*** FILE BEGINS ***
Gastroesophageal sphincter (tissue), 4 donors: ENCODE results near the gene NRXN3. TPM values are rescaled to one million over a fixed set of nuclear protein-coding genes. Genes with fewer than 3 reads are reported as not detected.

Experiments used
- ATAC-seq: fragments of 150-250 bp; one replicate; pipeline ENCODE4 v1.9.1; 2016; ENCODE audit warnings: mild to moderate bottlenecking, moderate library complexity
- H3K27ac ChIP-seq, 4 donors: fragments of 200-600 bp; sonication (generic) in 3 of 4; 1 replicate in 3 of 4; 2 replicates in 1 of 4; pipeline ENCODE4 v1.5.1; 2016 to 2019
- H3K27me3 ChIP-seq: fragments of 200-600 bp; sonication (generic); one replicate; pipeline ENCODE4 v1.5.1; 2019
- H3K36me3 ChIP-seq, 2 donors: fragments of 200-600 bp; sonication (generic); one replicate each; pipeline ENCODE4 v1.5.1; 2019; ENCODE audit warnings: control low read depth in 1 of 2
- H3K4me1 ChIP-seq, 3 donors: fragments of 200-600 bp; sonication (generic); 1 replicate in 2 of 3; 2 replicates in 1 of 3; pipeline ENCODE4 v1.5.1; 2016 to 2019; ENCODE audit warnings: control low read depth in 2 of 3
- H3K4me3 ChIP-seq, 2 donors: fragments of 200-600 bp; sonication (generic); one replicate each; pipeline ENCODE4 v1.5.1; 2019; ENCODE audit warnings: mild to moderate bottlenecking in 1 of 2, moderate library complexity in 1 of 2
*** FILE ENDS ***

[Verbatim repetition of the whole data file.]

Gastroesophageal sphincter (tissue), 4 donors: ENCODE results near the gene NRXN3. TPM values are rescaled to one million over a fixed set of nuclear protein-coding genes. Genes with fewer than 3 reads are reported as not detected.

Experiments used
- ATAC-seq: fragments of 150-250 bp; one replicate; pipeline ENCODE4 v1.9.1; 2016; ENCODE audit warnings: mild to moderate bottlenecking, moderate library complexity
- H3K27ac ChIP-seq, 4 donors: fragments of 200-600 bp; sonication (generic) in 3 of 4; 1 replicate in 3 of 4; 2 replicates in 1 of 4; pipeline ENCODE4 v1.5.1; 2016 to 2019
- H3K27me3 ChIP-seq: fragments of 200-600 bp; sonication (generic); one replicate; pipeline ENCODE4 v1.5.1; 2019
- H3K36me3 ChIP-seq, 2 donors: fragments of 200-600 bp; sonication (generic); one replicate each; pipeline ENCODE4 v1.5.1; 2019; ENCODE audit warnings: control low read depth in 1 of 2
- H3K4me1 ChIP-seq, 3 donors: fragments of 200-600 bp; sonication (generic); 1 replicate in 2 of 3; 2 replicates in 1 of 3; pipeline ENCODE4 v1.5.1; 2016 to 2019; ENCODE audit warnings: control low read depth in 2 of 3
- H3K4me3 ChIP-seq, 2 donors: fragments of 200-600 bp; sonication (generic); one replicate each; pipeline ENCODE4 v1.5.1; 2019; ENCODE audit warnings: mild to moderate bottlenecking in 1 of 2, moderate library complexity in 1 of 2